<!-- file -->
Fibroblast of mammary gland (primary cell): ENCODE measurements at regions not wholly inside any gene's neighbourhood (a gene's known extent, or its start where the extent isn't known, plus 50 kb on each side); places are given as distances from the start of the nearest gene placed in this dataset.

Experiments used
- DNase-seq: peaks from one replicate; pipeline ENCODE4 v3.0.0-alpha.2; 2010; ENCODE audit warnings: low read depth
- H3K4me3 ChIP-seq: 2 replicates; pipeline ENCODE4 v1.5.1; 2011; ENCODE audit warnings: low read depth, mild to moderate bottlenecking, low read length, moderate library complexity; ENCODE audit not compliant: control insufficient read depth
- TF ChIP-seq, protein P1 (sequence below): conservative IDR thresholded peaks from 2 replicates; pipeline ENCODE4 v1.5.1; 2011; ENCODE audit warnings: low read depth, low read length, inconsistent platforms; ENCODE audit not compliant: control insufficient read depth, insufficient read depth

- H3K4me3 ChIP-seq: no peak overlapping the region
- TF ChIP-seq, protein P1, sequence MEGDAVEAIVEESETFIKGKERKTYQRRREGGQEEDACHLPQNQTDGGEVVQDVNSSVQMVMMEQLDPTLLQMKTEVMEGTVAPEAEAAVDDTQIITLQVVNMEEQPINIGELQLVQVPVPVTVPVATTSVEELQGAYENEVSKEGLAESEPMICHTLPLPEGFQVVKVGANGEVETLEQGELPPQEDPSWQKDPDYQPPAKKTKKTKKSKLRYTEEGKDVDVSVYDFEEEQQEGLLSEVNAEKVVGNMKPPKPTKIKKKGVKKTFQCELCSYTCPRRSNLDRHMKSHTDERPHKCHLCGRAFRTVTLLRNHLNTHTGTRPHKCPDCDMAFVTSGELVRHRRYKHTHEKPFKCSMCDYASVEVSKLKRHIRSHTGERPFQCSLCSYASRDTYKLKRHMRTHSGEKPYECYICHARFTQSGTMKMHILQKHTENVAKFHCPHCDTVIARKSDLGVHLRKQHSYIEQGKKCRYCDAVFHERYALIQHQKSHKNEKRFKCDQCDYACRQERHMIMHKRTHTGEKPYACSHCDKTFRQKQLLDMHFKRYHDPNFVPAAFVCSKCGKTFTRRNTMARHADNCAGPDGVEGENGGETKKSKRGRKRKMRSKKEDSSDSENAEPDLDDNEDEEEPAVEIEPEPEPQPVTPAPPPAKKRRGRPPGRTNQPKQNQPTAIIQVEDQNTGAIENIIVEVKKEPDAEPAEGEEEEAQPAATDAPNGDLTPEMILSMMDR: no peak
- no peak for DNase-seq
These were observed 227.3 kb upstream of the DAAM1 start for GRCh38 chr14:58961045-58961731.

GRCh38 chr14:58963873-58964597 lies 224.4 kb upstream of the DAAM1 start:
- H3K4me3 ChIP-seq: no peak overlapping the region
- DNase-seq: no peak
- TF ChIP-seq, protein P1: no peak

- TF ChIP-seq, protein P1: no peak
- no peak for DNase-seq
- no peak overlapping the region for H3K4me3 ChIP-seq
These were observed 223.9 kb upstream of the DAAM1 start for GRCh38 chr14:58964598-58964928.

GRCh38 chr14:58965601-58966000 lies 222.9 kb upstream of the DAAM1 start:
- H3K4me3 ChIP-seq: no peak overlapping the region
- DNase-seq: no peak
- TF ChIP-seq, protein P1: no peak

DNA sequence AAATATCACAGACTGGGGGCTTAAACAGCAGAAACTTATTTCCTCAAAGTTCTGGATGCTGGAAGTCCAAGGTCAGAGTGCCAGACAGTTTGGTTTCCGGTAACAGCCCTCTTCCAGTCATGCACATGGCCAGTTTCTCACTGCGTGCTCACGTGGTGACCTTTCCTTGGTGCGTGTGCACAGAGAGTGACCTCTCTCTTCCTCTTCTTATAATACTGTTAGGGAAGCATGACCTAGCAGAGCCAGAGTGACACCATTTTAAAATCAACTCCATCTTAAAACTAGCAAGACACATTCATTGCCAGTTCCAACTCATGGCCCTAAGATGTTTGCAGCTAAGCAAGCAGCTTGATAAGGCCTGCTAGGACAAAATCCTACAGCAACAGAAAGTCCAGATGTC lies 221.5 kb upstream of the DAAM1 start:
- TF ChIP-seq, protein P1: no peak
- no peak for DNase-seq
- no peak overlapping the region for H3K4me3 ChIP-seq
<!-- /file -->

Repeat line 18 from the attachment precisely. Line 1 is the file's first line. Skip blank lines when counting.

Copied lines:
GRCh38 chr14:58965601-58966000 lies 222.9 kb upstream of the DAAM1 start: